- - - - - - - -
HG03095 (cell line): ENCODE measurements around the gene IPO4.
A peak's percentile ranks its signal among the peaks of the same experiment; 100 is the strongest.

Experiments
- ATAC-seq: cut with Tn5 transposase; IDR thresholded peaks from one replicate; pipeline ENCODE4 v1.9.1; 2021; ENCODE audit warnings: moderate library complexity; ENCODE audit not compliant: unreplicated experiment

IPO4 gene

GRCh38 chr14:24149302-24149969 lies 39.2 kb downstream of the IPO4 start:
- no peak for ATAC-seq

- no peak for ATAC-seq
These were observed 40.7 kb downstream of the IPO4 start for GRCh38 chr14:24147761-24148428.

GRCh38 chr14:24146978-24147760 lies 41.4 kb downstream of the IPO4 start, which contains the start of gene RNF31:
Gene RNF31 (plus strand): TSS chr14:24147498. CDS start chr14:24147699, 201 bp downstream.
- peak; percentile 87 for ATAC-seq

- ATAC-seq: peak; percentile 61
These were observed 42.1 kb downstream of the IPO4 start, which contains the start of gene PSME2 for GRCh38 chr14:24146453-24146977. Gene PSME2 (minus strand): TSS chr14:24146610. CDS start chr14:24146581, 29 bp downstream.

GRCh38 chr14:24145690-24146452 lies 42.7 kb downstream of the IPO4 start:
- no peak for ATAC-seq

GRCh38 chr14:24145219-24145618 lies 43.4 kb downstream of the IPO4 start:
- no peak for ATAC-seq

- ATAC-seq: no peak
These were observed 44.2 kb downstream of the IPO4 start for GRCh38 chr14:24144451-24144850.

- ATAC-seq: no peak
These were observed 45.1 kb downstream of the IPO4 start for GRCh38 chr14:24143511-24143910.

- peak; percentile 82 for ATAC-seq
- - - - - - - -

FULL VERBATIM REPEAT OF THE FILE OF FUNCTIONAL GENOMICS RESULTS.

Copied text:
HG03095 (cell line): ENCODE measurements around the gene IPO4.
A peak's percentile ranks its signal among the peaks of the same experiment; 100 is the strongest.

Experiments
- ATAC-seq: cut with Tn5 transposase; IDR thresholded peaks from one replicate; pipeline ENCODE4 v1.9.1; 2021; ENCODE audit warnings: moderate library complexity; ENCODE audit not compliant: unreplicated experiment

IPO4 gene

GRCh38 chr14:24149302-24149969 lies 39.2 kb downstream of the IPO4 start:
- no peak for ATAC-seq

- no peak for ATAC-seq
These were observed 40.7 kb downstream of the IPO4 start for GRCh38 chr14:24147761-24148428.

GRCh38 chr14:24146978-24147760 lies 41.4 kb downstream of the IPO4 start, which contains the start of gene RNF31:
Gene RNF31 (plus strand): TSS chr14:24147498. CDS start chr14:24147699, 201 bp downstream.
- peak; percentile 87 for ATAC-seq

- ATAC-seq: peak; percentile 61
These were observed 42.1 kb downstream of the IPO4 start, which contains the start of gene PSME2 for GRCh38 chr14:24146453-24146977. Gene PSME2 (minus strand): TSS chr14:24146610. CDS start chr14:24146581, 29 bp downstream.

GRCh38 chr14:24145690-24146452 lies 42.7 kb downstream of the IPO4 start:
- no peak for ATAC-seq

GRCh38 chr14:24145219-24145618 lies 43.4 kb downstream of the IPO4 start:
- no peak for ATAC-seq

- ATAC-seq: no peak
These were observed 44.2 kb downstream of the IPO4 start for GRCh38 chr14:24144451-24144850.

- ATAC-seq: no peak
These were observed 45.1 kb downstream of the IPO4 start for GRCh38 chr14:24143511-24143910.

- peak; percentile 82 for ATAC-seq